Specimens examined.—Total 56, as follows: Alaska: Chatanika River, 700 ft., 14 mi. E and 25 mi. N Fairbanks, 3; N side Salcha River, 600 ft., 25 mi. S and 20 mi. E Fairbanks, 10; Yerrick Creek, 21 mi. W and 4 mi. N Tok Junction, 2; E side Deadman Lake, 1800 ft., 15 mi. SE Northway, 1. Yukon Territory: 6 mi. SW Kluane, 2550 ft., 1; McIntyre Creek, 2250 ft., 3 mi. NW Whitehorse, 2; W side Lewes River, 2150 ft., 2 mi. S Whitehorse, 2; SW end Dezadeash Lake, 4; 1½ mi. S and 3 mi. E Dalton Post, 2500 ft., 10. British Columbia: Stonehouse Creek, 5½ mi. W jct. Stonehouse Creek and Kelsall River, 9; Hot Springs, 3 mi. WNW jct. Trout River and Liard River, 6; ¼ mi. S jct. Trout River and Liard River, 4; 5 mi. W and 3 mi. N Fort St. John, 1. Alberta: Assineau River, 1920 ft., 10 mi. E and 1 mi. N Kinuso, 1.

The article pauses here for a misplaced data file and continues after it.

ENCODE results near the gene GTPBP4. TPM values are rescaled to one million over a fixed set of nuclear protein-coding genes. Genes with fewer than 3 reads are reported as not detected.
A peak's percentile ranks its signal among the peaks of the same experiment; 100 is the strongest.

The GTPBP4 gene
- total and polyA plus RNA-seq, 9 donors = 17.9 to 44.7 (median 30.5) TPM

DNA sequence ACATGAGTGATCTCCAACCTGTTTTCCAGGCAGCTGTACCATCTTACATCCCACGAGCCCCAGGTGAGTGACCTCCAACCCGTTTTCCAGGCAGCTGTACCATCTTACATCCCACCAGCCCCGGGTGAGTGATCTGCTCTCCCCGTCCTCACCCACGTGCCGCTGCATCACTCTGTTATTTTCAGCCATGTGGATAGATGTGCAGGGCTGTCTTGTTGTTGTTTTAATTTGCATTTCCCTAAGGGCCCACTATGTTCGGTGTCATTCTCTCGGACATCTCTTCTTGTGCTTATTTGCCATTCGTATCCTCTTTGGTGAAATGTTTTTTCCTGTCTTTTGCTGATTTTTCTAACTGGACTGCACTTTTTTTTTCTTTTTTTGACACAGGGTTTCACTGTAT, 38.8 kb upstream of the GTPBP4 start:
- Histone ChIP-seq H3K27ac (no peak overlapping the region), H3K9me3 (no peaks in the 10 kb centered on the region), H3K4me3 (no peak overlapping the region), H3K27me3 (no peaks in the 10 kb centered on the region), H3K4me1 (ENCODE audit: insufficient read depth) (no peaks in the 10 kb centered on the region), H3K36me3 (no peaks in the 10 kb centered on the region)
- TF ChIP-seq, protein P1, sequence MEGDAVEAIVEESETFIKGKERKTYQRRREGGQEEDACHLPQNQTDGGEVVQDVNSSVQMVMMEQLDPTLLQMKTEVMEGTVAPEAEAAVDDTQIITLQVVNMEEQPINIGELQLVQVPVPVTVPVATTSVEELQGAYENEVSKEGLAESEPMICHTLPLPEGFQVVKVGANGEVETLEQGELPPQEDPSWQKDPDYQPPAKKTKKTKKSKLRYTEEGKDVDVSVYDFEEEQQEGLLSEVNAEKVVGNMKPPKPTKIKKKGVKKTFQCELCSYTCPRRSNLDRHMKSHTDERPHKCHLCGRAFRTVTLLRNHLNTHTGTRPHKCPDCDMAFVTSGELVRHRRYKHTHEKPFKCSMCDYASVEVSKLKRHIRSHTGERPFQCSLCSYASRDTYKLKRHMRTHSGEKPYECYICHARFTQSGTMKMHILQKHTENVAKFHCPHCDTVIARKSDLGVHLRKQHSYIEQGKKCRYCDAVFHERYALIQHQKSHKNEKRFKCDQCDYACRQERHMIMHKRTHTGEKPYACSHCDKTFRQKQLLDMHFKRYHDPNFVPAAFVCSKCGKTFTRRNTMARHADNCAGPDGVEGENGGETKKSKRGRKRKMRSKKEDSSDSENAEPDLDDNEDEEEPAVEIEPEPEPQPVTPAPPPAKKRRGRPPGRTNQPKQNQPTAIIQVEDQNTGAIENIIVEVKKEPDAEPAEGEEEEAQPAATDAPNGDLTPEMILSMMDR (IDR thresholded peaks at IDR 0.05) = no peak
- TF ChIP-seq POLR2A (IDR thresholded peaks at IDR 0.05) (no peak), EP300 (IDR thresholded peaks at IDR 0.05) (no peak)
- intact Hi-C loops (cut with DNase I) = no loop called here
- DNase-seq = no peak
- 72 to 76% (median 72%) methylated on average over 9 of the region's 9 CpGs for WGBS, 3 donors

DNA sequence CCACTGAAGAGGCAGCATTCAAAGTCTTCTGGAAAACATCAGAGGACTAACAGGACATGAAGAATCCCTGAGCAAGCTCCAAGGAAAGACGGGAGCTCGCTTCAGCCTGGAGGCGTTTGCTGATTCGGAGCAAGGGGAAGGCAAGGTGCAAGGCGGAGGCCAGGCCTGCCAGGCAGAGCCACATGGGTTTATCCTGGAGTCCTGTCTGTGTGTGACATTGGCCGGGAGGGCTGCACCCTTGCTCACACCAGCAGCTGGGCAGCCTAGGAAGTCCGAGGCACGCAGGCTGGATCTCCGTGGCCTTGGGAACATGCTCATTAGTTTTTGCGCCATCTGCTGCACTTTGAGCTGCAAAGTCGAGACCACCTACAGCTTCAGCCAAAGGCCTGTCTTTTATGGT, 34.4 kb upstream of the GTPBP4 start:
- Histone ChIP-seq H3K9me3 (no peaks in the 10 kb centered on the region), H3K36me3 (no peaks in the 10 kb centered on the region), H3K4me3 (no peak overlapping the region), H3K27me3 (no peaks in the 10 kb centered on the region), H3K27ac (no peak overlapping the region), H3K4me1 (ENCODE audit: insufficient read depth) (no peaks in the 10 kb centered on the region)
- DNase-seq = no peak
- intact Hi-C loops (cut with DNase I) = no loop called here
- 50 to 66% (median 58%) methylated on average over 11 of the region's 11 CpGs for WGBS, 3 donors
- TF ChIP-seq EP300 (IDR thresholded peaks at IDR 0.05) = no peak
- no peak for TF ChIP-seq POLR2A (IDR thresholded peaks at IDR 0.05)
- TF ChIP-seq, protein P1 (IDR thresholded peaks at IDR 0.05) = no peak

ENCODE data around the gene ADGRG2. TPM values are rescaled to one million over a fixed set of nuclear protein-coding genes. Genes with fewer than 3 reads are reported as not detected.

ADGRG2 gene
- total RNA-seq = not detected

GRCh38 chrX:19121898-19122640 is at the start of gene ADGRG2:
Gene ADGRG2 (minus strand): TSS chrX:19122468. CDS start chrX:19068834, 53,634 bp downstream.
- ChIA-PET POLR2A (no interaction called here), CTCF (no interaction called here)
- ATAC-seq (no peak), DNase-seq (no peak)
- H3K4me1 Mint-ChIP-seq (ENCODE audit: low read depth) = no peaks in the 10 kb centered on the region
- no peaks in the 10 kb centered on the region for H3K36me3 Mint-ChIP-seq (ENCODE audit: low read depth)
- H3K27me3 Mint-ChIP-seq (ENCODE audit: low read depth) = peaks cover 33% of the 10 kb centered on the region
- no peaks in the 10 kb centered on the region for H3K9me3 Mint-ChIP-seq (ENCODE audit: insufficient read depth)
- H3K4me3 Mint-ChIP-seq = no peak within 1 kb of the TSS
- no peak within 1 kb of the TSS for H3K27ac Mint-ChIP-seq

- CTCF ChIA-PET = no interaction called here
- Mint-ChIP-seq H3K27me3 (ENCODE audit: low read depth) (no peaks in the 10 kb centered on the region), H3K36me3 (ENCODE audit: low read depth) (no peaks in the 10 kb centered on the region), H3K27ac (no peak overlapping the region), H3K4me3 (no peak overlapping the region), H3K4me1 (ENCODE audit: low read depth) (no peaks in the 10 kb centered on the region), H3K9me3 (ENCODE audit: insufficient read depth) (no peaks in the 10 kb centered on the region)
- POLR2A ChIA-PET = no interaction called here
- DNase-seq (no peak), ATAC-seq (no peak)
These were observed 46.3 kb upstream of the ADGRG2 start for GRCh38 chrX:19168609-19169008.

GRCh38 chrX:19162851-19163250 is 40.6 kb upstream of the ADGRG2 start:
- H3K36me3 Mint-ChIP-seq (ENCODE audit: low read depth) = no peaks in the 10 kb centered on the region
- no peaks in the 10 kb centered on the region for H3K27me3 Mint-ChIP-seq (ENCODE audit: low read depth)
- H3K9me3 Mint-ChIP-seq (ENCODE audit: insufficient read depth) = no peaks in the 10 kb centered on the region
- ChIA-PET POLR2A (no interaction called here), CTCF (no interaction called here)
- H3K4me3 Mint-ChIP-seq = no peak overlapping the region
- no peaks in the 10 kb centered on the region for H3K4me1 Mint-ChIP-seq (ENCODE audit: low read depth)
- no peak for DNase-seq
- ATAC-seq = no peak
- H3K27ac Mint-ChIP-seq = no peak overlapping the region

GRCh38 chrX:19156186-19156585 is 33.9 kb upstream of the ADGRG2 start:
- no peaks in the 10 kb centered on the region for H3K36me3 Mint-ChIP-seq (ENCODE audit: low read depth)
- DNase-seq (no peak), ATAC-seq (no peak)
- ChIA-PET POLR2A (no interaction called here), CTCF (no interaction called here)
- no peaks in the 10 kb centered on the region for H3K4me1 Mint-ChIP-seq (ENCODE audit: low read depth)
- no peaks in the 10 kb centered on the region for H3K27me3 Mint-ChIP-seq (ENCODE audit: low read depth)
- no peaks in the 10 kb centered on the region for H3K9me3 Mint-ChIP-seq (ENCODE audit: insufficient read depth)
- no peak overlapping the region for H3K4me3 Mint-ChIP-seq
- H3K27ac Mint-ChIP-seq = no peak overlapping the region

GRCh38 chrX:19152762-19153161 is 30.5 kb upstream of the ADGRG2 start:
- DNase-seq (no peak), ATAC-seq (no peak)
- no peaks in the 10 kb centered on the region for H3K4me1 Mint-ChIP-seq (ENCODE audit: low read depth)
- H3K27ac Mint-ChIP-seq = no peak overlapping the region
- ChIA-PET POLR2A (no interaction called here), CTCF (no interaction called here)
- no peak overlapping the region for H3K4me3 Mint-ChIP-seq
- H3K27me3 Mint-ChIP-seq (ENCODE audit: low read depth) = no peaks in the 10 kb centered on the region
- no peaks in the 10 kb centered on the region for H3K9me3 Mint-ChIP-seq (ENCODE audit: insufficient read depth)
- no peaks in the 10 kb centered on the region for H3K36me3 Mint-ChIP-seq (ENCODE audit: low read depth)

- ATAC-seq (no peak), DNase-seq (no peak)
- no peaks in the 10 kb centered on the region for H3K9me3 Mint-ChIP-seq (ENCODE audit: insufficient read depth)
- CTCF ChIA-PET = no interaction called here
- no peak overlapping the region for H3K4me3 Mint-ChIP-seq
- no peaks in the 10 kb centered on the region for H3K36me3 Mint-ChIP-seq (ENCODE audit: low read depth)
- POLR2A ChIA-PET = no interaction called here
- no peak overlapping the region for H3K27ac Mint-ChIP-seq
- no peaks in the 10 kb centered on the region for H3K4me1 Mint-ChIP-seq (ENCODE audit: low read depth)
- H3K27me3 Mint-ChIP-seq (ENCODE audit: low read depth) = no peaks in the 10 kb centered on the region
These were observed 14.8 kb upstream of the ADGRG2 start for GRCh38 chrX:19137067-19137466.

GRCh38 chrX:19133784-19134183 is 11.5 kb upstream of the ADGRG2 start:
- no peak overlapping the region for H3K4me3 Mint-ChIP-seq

Remarks.—Shrews from extreme northwestern British Columbia (Stonehouse Creek) average slightly larger than typical S. c. cinereus, especially in length of tail. These animals show definite evidence of intergradation with the larger subspecies, S. c. streatori, but are referable to S. c. cinereus. The pallor of some shrews from east-central Alaska (Chatanika River and Salcha River) suggests intergradation with the pale S. c. hollisteri.

Alcorn found the cinereous shrew at most of his trapping stations. It was captured in mouse traps baited with "chewed" rolled oats; one was taken in a trap baited with a grasshopper. Rand (1944:35) and Alcorn each found this shrew to be one of the commoner mammals along the Alaska Highway, but Alcorn did not find it to be so abundant as some of the rodents in areas in which he trapped. The cinereous shrew was taken principally in moist woodlands, grassy areas, and adjacent to water. One female taken on July 18 was lactating.